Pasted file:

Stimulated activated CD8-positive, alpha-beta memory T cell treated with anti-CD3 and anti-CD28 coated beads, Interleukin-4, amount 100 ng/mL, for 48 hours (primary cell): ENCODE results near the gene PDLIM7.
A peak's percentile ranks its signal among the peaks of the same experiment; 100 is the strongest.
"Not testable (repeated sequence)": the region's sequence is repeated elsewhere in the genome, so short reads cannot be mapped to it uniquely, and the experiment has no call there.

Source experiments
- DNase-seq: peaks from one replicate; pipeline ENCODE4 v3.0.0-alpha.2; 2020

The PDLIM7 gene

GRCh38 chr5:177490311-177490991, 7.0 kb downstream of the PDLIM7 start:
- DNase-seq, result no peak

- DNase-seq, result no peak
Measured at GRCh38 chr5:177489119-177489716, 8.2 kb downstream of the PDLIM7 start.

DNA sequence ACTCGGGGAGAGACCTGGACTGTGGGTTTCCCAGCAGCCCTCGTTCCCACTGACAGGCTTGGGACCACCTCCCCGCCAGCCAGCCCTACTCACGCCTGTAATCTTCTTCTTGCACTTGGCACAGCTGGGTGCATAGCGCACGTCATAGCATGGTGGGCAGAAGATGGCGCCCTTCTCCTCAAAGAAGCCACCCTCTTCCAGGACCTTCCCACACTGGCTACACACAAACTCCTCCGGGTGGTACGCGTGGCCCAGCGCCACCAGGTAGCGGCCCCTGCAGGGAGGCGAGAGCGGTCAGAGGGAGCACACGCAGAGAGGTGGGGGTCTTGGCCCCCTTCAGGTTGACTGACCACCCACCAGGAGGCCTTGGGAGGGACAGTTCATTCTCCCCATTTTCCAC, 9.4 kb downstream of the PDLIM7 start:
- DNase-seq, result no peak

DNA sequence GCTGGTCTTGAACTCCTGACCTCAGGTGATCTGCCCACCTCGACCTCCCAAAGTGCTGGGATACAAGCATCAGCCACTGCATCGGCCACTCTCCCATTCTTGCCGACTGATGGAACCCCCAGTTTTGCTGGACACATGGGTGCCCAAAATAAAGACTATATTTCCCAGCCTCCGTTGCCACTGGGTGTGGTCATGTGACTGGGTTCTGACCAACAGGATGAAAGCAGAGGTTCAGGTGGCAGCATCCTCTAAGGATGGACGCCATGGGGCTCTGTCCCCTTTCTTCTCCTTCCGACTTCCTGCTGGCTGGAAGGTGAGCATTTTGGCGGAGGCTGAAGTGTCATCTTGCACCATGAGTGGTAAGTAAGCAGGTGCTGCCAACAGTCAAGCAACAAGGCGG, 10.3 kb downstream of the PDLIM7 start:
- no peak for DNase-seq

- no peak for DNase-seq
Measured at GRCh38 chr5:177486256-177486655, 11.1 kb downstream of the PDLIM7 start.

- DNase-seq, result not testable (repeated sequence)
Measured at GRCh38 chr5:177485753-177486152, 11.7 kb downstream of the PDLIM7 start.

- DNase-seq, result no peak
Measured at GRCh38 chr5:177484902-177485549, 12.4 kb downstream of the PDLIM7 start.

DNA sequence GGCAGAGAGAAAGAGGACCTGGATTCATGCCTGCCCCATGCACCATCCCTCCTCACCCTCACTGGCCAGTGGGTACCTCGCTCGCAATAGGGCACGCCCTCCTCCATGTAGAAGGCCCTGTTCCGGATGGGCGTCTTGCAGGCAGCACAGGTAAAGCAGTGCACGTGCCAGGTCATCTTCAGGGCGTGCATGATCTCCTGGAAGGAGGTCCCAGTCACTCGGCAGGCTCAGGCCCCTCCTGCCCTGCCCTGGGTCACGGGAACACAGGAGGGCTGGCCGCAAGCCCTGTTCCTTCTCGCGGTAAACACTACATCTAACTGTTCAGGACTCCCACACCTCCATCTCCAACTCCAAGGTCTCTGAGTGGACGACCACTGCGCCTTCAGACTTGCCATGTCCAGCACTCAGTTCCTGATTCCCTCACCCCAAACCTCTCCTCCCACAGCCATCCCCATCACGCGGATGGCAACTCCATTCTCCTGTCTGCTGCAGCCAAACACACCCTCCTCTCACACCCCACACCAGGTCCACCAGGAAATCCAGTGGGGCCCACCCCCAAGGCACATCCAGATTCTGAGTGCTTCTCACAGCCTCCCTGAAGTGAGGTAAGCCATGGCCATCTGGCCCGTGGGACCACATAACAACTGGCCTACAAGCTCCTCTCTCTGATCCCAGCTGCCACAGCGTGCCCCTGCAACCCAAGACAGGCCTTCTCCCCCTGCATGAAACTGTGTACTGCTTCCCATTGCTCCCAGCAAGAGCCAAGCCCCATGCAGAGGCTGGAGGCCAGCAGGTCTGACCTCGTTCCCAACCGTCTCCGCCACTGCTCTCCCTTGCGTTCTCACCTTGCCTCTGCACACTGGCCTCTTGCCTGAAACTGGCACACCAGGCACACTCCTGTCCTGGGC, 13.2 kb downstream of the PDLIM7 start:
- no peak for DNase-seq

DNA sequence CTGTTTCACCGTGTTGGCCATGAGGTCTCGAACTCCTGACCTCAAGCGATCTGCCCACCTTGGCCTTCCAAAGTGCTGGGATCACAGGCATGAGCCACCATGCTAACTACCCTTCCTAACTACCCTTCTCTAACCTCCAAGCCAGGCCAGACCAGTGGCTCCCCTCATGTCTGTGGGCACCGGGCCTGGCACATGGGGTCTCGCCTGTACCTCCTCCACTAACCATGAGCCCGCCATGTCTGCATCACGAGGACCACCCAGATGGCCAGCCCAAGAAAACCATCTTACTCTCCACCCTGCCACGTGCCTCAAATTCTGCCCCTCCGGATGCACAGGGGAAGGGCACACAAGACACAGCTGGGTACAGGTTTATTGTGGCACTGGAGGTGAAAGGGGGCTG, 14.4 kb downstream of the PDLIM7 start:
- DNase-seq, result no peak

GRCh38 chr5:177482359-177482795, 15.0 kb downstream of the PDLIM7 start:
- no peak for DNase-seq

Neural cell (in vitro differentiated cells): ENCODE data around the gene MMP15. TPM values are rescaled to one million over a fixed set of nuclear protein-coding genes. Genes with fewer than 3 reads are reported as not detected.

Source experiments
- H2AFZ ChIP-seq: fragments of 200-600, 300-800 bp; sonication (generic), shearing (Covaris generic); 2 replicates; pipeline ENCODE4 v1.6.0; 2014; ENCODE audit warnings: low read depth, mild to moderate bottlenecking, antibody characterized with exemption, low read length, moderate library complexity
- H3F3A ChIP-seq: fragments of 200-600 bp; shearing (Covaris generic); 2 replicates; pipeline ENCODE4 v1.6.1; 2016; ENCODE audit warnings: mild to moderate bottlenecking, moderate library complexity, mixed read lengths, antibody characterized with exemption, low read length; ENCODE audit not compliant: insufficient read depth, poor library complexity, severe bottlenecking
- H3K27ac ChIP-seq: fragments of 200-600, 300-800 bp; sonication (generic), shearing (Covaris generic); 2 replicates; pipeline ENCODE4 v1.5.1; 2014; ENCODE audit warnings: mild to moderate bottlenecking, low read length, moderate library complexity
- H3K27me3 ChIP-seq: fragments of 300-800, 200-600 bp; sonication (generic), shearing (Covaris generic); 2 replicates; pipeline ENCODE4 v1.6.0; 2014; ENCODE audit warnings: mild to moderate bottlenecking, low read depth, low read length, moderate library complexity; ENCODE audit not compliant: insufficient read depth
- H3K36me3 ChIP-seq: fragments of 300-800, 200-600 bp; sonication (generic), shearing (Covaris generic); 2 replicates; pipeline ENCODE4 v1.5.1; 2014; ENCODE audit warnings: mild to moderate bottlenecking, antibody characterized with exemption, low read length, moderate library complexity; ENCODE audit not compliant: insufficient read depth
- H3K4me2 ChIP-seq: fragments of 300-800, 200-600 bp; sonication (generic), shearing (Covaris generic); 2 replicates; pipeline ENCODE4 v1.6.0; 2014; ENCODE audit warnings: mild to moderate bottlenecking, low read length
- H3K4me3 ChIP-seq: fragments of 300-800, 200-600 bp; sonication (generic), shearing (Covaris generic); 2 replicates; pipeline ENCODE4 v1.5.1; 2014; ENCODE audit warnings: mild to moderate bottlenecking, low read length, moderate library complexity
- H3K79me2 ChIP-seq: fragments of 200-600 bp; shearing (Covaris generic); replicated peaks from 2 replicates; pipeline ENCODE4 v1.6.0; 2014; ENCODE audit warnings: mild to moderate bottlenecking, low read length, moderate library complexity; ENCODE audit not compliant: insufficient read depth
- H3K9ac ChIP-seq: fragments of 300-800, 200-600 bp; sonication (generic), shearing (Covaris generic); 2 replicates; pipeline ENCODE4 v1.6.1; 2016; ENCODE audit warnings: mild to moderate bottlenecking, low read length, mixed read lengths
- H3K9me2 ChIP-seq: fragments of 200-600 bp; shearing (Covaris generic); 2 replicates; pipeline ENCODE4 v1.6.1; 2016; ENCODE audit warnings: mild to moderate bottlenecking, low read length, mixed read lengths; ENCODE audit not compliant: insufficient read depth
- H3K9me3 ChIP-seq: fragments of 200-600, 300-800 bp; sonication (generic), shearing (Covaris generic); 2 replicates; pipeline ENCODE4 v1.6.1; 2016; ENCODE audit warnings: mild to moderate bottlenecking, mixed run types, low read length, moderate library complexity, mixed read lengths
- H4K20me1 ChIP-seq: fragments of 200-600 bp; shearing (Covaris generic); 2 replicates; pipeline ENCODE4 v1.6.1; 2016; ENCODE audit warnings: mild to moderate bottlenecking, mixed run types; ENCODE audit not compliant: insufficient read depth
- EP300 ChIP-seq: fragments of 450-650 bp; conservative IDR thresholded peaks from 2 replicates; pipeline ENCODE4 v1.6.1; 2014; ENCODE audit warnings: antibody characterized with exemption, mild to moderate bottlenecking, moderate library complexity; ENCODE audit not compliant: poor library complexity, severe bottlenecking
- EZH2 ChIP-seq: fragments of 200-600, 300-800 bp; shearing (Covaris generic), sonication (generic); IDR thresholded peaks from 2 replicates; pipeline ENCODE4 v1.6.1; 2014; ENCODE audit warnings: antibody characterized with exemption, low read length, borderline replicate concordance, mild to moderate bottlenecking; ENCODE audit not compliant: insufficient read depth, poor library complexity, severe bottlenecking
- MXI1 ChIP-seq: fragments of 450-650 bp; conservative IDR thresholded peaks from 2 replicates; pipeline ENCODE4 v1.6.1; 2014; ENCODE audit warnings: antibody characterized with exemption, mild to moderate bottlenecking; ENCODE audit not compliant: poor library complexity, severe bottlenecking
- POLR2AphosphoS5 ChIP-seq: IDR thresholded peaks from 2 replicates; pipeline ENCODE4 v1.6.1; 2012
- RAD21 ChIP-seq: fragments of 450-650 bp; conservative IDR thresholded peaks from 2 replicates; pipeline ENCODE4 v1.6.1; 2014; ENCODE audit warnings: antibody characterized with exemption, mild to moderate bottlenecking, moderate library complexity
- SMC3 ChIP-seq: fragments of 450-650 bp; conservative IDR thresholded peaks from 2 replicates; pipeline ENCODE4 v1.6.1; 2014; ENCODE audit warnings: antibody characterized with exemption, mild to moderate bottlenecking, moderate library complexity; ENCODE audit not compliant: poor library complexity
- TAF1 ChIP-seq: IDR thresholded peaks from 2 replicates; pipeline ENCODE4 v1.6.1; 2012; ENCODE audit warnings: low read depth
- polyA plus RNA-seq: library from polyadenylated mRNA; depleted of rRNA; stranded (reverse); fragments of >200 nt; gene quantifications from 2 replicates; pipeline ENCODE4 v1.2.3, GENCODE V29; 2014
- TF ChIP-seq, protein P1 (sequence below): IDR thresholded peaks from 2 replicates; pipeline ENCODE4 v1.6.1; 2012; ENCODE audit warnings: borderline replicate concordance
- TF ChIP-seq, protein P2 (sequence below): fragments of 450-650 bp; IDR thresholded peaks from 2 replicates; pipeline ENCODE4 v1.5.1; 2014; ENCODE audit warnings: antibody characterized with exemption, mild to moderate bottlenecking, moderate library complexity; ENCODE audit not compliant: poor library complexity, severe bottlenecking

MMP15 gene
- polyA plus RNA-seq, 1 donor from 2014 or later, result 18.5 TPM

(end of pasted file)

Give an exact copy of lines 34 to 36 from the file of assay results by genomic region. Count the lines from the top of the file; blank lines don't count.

- H3K4me2 ChIP-seq: fragments of 300-800, 200-600 bp; sonication (generic), shearing (Covaris generic); 2 replicates; pipeline ENCODE4 v1.6.0; 2014; ENCODE audit warnings: mild to moderate bottlenecking, low read length
- H3K4me3 ChIP-seq: fragments of 300-800, 200-600 bp; sonication (generic), shearing (Covaris generic); 2 replicates; pipeline ENCODE4 v1.5.1; 2014; ENCODE audit warnings: mild to moderate bottlenecking, low read length, moderate library complexity
- H3K79me2 ChIP-seq: fragments of 200-600 bp; shearing (Covaris generic); replicated peaks from 2 replicates; pipeline ENCODE4 v1.6.0; 2014; ENCODE audit warnings: mild to moderate bottlenecking, low read length, moderate library complexity; ENCODE audit not compliant: insufficient read depth